BPEA | 1974 No. 2

The Process of Inflation in the Labor Market

Robert E. Hall
Robert Hall Headshot
Robert E. Hall Robert and Carole McNeil Joint Hoover Senior Fellow and Professor of Economics - Stanford University
discussants: James Tobin and Robert J. Gordon
Robert Gordon Headshot
Robert J. Gordon Stanley G. Harris Professor of the Social Sciences - Northwestern University

1974, No. 2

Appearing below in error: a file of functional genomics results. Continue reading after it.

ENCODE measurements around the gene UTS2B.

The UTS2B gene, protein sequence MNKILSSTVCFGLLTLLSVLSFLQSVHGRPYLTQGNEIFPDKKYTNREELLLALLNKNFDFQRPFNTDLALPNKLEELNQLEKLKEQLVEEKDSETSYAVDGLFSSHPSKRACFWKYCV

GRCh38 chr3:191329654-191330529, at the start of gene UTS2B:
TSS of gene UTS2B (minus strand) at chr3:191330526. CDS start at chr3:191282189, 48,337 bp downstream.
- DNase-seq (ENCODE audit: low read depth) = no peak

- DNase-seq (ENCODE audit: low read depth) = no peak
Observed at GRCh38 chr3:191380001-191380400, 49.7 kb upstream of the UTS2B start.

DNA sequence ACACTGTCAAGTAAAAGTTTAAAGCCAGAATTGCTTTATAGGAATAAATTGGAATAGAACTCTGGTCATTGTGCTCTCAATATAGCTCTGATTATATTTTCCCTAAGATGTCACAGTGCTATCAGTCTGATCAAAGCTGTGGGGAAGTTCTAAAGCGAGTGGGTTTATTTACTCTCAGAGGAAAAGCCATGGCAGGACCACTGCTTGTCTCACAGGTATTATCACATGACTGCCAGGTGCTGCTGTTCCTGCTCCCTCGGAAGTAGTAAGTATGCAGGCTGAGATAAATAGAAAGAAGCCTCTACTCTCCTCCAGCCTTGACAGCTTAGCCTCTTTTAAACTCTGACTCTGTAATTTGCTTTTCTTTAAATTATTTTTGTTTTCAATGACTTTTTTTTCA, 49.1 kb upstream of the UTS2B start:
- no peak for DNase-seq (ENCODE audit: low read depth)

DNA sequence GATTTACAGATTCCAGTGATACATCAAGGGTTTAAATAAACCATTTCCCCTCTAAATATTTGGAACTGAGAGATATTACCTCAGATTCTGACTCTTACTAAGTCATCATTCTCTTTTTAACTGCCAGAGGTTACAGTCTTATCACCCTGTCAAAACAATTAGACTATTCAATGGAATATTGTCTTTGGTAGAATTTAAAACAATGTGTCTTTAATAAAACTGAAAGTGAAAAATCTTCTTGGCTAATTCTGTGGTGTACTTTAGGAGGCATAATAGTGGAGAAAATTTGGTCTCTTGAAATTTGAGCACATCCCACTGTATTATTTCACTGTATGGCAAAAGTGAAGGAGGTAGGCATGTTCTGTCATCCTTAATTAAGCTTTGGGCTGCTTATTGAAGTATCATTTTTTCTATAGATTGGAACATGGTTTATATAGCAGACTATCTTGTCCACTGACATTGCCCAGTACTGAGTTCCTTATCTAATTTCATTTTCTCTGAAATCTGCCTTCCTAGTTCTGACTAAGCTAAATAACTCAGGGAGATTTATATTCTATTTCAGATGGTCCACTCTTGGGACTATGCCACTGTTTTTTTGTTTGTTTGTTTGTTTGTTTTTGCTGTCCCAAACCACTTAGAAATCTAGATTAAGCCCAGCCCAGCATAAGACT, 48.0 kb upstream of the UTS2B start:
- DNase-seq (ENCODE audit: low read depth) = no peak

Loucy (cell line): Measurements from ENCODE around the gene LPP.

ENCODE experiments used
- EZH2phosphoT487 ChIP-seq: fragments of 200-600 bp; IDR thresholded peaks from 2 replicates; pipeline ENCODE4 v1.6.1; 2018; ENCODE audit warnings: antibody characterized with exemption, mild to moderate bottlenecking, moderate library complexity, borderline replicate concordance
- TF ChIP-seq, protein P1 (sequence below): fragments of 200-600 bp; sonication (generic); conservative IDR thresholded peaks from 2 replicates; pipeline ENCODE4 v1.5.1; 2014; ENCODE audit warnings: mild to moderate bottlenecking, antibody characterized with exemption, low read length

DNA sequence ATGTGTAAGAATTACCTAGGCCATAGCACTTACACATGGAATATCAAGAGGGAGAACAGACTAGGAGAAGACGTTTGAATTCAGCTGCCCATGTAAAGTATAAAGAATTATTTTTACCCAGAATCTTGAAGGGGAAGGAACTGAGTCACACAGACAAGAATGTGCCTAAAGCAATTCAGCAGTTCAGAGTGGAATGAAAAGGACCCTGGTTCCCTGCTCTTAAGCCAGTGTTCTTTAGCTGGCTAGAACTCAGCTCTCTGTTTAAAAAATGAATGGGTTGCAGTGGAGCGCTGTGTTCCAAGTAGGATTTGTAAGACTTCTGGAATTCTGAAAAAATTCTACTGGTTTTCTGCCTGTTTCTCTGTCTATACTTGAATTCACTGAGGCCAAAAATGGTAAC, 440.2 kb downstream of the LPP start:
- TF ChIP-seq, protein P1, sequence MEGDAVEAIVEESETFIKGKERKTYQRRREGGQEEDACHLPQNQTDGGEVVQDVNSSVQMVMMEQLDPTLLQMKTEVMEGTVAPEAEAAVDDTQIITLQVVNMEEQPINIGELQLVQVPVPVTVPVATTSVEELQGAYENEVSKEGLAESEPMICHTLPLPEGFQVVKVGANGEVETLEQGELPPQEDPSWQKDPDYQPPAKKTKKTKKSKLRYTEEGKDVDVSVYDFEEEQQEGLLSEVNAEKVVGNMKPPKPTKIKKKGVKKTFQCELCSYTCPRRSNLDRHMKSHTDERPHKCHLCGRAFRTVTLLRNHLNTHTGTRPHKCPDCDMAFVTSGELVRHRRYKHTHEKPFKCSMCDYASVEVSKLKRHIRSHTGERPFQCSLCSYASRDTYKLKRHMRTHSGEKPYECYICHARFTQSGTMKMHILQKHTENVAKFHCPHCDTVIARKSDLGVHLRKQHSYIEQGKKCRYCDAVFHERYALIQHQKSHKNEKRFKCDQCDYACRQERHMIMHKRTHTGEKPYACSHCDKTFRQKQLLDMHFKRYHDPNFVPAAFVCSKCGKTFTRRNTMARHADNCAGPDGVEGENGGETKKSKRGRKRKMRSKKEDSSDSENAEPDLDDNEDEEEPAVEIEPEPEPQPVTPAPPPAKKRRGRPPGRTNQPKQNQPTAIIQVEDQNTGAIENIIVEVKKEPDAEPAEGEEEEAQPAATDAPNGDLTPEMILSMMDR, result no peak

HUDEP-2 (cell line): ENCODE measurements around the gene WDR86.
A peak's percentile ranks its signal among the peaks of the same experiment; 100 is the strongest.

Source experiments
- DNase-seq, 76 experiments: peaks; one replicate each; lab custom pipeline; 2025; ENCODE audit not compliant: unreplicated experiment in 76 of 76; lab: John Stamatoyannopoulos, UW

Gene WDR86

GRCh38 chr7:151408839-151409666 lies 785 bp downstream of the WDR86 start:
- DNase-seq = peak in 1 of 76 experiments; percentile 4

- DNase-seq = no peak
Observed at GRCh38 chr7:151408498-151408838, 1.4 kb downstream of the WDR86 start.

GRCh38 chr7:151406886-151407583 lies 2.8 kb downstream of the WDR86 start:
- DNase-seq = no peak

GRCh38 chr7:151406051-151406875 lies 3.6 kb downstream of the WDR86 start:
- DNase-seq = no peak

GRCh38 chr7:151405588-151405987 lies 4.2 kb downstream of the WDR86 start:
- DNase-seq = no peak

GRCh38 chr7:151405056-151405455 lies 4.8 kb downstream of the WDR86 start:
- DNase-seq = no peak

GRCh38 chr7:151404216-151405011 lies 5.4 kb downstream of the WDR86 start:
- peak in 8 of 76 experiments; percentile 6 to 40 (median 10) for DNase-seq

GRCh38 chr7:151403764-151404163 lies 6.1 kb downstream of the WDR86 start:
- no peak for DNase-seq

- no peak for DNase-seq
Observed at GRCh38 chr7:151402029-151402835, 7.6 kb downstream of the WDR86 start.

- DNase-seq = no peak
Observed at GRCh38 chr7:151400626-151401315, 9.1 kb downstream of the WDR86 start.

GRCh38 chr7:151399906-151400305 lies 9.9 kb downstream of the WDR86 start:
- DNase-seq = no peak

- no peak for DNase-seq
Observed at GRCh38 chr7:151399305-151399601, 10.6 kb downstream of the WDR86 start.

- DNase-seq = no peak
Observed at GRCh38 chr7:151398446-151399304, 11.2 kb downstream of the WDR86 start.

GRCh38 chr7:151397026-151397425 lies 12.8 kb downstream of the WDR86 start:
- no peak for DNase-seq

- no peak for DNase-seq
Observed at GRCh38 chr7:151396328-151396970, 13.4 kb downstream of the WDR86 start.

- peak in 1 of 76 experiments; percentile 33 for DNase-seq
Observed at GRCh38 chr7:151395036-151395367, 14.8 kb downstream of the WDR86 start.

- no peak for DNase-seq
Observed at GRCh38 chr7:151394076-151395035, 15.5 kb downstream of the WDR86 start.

CHANGES IN AGGREGATE demand are the fundamental source of changes in the price level. In the long run, the supply of resources determines the volume of real output, the quantity of money determines the nominal value of output, and the price level is the ratio of the two. Economists who disagree with Milton Friedman’s famous dictum that “inflation is everywhere and always a monetary phenomenon” have doubts mainly about the mechanism linking monetary expansion to inflation. Underlying my discussion of the role of labor markets in the process of inflation is the hypothesis that an increase in aggregate demand raises employment and reduces unemployment. The economy then moves up and to the left along the Phillips curve and wages start to rise more rapidly. Finally, prices rise in the face of increasing costs. If aggregate demand is stabilized at the new, higher, level, the economy comes to rest with a correspondingly higher wage and price level. The inflationary bulge in real aggregate demand disappears as the process reaches its conclusion.